Kukla's Korner Hockey
from Pierre LeBrun of ESPN,
This is a team, I would humbly opine, that is at an interesting crossroads.
After reaching the Western Conference finals last season and unburdening themselves of some playoff demons in doing so, the Blues finally turned a powerhouse regular season into a spring of substance.
But of interest to me now is where this team goes from here. Are the Blues taking that next step? Or is their window beginning to close? For one, this is Ken Hitchcock's last season behind the St. Louis bench -- with the team making the unusual arrangement that newly hired associate coach Mike Yeo will take over next season.
There's also the transition of leadership with longtime captain David Backes leaving via free agency, as did clutch playoff performer Troy Brouwer. And those departures came a year after star winger T.J. Oshie was traded.
This, more than ever, is now the team of new captain Alex Pietrangelo as well as Alexander Steen, one of the team's alternate captains and respected leaders.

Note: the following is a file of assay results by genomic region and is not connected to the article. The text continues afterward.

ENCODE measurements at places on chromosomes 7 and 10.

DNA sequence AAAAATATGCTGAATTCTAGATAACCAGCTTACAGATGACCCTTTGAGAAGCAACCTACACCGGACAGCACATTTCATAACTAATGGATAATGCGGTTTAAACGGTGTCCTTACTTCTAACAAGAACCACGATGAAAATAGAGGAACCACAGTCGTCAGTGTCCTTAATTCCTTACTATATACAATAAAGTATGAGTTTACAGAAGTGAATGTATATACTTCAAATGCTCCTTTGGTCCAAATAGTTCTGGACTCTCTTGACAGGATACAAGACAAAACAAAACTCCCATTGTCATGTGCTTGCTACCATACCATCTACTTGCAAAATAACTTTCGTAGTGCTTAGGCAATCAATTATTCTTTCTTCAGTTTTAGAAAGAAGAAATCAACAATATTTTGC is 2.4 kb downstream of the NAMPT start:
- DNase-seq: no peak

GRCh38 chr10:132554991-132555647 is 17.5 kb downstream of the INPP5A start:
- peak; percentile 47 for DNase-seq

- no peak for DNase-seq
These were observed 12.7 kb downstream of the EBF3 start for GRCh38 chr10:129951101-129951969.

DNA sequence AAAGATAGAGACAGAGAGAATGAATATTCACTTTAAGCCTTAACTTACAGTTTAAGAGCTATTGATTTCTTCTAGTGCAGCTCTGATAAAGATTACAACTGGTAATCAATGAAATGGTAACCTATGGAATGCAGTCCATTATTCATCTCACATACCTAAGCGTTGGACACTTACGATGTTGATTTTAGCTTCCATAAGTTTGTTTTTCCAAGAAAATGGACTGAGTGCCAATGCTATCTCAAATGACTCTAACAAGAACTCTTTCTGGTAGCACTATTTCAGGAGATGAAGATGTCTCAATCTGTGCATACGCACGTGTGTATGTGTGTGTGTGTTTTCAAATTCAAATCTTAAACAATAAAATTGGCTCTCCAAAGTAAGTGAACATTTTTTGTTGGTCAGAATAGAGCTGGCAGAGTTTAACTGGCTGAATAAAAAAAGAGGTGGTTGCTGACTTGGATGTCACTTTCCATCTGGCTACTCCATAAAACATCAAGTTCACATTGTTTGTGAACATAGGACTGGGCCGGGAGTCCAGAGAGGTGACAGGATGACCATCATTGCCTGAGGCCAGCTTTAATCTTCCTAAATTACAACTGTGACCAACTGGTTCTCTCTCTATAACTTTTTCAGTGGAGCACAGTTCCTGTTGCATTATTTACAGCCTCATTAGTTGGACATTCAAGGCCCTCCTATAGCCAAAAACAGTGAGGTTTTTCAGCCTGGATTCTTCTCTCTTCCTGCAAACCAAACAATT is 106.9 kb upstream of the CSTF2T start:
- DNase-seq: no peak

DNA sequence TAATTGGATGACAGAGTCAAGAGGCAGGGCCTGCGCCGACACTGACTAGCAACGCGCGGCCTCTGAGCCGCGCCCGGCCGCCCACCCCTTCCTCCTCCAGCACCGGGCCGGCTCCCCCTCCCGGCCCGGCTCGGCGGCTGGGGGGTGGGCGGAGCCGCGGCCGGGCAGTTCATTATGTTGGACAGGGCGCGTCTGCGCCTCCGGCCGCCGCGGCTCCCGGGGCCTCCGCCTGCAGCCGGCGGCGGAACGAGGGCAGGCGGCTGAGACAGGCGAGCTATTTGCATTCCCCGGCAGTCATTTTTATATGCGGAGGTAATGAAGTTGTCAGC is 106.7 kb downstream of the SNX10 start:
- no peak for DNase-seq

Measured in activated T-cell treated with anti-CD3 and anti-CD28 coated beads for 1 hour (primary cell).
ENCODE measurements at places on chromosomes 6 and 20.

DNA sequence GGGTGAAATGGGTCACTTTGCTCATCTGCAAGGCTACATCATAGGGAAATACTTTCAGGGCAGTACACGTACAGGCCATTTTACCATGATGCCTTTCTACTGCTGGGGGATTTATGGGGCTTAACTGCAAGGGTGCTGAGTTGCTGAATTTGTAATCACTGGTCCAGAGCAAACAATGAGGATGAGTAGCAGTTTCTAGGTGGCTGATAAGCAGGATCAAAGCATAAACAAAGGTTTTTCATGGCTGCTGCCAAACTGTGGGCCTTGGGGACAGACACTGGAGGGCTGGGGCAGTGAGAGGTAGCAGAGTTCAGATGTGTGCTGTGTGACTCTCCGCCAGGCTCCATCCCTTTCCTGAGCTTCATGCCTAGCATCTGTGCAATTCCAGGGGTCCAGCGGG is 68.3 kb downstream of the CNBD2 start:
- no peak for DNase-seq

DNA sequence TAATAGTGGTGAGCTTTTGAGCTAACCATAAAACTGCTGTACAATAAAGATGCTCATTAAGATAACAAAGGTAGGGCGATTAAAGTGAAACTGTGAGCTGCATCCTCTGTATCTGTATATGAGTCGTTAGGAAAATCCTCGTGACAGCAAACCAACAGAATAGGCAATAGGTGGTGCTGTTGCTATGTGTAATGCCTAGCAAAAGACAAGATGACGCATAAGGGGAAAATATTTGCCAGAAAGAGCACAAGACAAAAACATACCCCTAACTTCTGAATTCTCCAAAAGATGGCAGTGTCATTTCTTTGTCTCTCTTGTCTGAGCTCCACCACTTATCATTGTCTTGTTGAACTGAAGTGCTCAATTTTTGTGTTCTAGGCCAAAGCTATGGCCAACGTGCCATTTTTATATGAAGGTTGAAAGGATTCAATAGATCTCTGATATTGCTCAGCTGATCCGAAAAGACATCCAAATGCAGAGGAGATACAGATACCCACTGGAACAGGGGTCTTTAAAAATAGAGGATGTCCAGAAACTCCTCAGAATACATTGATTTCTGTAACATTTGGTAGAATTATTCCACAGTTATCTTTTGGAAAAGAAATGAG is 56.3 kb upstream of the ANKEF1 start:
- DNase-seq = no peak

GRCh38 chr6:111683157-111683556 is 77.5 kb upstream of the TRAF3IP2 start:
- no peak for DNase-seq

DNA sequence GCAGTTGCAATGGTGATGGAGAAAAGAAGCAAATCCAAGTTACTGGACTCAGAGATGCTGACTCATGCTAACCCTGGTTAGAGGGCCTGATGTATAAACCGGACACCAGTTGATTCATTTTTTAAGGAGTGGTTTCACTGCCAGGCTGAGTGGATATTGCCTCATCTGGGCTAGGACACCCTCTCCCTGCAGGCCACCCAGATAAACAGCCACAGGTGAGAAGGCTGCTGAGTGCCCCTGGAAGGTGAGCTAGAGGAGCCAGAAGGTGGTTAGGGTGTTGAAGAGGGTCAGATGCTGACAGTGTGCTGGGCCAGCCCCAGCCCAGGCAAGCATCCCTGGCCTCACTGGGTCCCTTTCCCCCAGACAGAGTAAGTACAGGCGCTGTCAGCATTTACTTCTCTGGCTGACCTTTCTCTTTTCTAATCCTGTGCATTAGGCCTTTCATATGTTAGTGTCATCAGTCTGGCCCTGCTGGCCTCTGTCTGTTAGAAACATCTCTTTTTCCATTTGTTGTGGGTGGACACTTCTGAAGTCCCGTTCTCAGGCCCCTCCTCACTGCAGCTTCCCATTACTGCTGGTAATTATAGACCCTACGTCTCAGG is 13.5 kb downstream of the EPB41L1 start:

from Jeff Gordon of the St. Louis Post-Dispatch,
So the Blues weren’t on his radar screen. After all, they had played a “heavy” game the previous few seasons while emulating the Stanley Cup-winning Los Angeles Kings.
“When the Blues called — they were the first team to call — I was kind of shocked a little bit and happy because I always liked it here,” said Perron, who wore the Note from 2007-2013 before playing in Edmonton, Pittsburgh and Anaheim.
Perron’s return, the hiring of Mike Yeo as coach in waiting and the pursuit of wayward son Vladimir Sobotka were part of the stylistic overhaul general manager Doug Armstrong envisioned for his team.
This shift to a faster tempo sets up a fascinating season as the Blues transition from coach Ken Hitchcock to Yeo, from departed captain David Backes to new captain Alex Pietrangelo and from the steady netminding of Brian Elliott to the aggressive goaltending of Jake Allen.